Arthur Pinero wrote The Second Mrs. Tanqueray in 1893 after penning several successful farces. Playing on the “woman with a past” plot that was popular in melodramas, Pinero steered it in a more serious direction, centering the play around the social consequences arising when Aubrey Tanqueray remarries in an attempt to redeem a woman with a questionable past.
The play’s structure is based on the principles of the “well-made play” popular throughout the 19th-century. But just as Wilde manipulated the conventions of the “well-made play” to produce a new form of comedy, so did Arthur Pinero manipulate it, forgoing the happy ending to produce an elevated form of tragedy.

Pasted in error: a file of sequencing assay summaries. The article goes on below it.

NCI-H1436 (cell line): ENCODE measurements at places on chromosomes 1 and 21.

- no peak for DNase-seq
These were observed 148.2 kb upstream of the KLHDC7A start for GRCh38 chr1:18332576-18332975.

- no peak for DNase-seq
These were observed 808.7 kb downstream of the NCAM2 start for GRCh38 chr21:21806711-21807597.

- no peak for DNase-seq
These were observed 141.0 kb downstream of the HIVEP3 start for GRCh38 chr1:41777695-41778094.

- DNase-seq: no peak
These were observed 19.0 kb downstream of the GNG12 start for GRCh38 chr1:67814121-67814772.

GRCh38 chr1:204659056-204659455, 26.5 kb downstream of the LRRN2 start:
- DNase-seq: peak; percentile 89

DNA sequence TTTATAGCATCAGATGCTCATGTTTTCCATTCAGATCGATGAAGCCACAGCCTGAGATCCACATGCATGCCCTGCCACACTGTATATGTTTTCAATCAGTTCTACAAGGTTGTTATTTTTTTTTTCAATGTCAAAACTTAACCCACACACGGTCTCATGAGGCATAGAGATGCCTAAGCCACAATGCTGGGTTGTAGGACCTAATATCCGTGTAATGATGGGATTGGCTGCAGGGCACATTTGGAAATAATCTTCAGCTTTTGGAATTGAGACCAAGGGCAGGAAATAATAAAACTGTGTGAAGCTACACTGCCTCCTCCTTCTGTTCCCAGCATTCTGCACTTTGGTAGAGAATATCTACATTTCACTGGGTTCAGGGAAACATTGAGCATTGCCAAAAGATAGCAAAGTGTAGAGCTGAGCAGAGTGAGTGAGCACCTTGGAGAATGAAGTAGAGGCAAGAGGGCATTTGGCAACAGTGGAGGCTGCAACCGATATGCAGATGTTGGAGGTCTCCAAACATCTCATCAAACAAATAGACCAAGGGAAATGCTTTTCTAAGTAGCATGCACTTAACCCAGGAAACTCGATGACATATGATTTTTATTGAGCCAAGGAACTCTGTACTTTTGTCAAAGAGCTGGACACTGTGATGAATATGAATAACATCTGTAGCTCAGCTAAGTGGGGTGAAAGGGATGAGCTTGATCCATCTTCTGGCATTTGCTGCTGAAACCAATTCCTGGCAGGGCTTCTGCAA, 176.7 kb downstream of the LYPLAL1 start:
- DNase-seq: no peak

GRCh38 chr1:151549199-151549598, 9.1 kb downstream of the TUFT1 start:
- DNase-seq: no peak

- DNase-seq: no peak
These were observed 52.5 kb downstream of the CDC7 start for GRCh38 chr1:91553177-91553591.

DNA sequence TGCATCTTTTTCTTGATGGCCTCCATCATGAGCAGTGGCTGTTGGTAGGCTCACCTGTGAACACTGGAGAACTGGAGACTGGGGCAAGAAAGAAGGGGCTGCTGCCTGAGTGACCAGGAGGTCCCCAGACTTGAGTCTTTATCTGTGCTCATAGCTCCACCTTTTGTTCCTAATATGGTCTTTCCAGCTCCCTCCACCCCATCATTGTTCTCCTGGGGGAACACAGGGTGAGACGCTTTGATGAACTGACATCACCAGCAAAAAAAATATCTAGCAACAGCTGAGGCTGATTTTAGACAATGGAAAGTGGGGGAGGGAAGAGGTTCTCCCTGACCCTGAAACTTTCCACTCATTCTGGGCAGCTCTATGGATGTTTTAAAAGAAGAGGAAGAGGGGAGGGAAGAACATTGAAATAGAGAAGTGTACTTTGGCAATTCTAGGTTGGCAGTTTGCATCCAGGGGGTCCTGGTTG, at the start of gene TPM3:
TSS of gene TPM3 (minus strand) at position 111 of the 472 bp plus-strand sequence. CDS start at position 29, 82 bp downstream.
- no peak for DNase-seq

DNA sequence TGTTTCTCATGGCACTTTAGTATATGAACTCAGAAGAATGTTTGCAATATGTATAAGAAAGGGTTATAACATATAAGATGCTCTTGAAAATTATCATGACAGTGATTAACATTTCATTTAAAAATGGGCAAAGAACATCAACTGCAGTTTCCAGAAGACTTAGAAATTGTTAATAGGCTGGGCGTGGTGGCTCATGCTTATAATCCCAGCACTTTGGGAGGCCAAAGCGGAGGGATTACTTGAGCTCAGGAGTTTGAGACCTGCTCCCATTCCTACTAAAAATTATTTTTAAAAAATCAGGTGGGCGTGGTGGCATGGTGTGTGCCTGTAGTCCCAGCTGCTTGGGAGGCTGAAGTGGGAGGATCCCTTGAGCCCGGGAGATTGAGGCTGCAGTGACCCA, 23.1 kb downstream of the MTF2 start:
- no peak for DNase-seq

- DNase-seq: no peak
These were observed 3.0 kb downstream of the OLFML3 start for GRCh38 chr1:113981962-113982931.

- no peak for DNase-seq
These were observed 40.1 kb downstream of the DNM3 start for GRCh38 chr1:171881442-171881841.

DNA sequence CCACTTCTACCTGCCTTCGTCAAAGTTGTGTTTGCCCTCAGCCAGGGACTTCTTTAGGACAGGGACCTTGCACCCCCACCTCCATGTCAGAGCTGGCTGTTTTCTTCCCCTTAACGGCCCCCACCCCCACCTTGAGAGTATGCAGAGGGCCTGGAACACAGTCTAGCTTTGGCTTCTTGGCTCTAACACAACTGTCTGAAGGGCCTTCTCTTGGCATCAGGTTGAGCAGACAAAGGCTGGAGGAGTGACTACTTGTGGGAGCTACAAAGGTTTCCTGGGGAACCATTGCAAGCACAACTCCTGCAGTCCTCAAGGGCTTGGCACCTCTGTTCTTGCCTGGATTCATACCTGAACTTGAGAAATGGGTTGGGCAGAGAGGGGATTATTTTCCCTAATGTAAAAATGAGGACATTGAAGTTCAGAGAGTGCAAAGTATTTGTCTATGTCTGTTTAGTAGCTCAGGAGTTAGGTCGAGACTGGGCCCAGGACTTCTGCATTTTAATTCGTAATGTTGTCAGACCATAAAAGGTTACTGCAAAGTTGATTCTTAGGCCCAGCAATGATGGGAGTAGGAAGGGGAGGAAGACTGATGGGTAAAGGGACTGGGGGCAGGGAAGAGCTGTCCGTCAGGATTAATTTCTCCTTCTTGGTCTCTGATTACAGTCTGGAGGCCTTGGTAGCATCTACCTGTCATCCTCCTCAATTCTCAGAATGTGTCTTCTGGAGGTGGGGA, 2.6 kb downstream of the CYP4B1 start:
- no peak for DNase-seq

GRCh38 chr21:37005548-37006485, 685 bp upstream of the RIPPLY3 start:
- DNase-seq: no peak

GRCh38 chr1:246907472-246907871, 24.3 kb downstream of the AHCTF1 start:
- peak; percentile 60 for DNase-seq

The Second Mrs. Tanqueray was first performed in 1893, at the St. James Theatre, London, at a time when England was still resisting the growing movement in Europe towards realism and the portrayal of real social problems and human misconduct. But while it was regarded as shocking, it ran well and made a substantial profit. Theatre historian J. P. Wearing phrased it thus: “although not as avant-garde as Ibsen’s plays, Tanqueray confronted its fashionable St. James’s audiences with as forceful a social message as they could stomach.”
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